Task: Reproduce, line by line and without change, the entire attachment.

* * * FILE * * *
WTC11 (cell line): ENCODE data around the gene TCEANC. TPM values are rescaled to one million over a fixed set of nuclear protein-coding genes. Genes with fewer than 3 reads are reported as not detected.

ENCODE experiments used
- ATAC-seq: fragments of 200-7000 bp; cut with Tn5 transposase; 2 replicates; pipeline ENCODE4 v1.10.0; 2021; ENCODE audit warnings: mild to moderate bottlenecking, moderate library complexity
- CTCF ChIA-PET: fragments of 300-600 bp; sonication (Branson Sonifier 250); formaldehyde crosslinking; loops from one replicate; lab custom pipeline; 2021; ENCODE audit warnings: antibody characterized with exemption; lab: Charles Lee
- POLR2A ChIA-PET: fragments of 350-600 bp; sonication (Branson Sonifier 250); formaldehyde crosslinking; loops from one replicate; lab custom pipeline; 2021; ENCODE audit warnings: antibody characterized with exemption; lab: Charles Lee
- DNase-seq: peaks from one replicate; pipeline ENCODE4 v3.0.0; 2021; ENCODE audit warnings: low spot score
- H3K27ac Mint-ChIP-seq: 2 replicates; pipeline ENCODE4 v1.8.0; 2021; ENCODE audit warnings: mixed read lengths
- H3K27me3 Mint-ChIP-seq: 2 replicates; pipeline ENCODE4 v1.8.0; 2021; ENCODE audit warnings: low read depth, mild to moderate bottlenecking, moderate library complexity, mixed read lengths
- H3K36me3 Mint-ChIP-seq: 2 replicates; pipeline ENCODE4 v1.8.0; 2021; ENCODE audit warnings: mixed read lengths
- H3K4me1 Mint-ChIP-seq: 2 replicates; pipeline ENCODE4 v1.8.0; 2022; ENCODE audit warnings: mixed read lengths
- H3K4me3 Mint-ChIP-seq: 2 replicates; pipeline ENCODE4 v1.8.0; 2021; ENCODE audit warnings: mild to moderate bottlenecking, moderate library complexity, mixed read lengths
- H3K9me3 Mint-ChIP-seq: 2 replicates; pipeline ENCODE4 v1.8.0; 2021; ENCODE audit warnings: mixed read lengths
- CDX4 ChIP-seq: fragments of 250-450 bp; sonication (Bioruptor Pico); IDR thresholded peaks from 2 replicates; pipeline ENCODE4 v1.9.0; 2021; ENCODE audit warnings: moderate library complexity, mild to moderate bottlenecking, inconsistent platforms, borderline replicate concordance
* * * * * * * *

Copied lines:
WTC11 (cell line): ENCODE data around the gene TCEANC. TPM values are rescaled to one million over a fixed set of nuclear protein-coding genes. Genes with fewer than 3 reads are reported as not detected.

ENCODE experiments used
- ATAC-seq: fragments of 200-7000 bp; cut with Tn5 transposase; 2 replicates; pipeline ENCODE4 v1.10.0; 2021; ENCODE audit warnings: mild to moderate bottlenecking, moderate library complexity
- CTCF ChIA-PET: fragments of 300-600 bp; sonication (Branson Sonifier 250); formaldehyde crosslinking; loops from one replicate; lab custom pipeline; 2021; ENCODE audit warnings: antibody characterized with exemption; lab: Charles Lee
- POLR2A ChIA-PET: fragments of 350-600 bp; sonication (Branson Sonifier 250); formaldehyde crosslinking; loops from one replicate; lab custom pipeline; 2021; ENCODE audit warnings: antibody characterized with exemption; lab: Charles Lee
- DNase-seq: peaks from one replicate; pipeline ENCODE4 v3.0.0; 2021; ENCODE audit warnings: low spot score
- H3K27ac Mint-ChIP-seq: 2 replicates; pipeline ENCODE4 v1.8.0; 2021; ENCODE audit warnings: mixed read lengths
- H3K27me3 Mint-ChIP-seq: 2 replicates; pipeline ENCODE4 v1.8.0; 2021; ENCODE audit warnings: low read depth, mild to moderate bottlenecking, moderate library complexity, mixed read lengths
- H3K36me3 Mint-ChIP-seq: 2 replicates; pipeline ENCODE4 v1.8.0; 2021; ENCODE audit warnings: mixed read lengths
- H3K4me1 Mint-ChIP-seq: 2 replicates; pipeline ENCODE4 v1.8.0; 2022; ENCODE audit warnings: mixed read lengths
- H3K4me3 Mint-ChIP-seq: 2 replicates; pipeline ENCODE4 v1.8.0; 2021; ENCODE audit warnings: mild to moderate bottlenecking, moderate library complexity, mixed read lengths
- H3K9me3 Mint-ChIP-seq: 2 replicates; pipeline ENCODE4 v1.8.0; 2021; ENCODE audit warnings: mixed read lengths
- CDX4 ChIP-seq: fragments of 250-450 bp; sonication (Bioruptor Pico); IDR thresholded peaks from 2 replicates; pipeline ENCODE4 v1.9.0; 2021; ENCODE audit warnings: moderate library complexity, mild to moderate bottlenecking, inconsistent platforms, borderline replicate concordance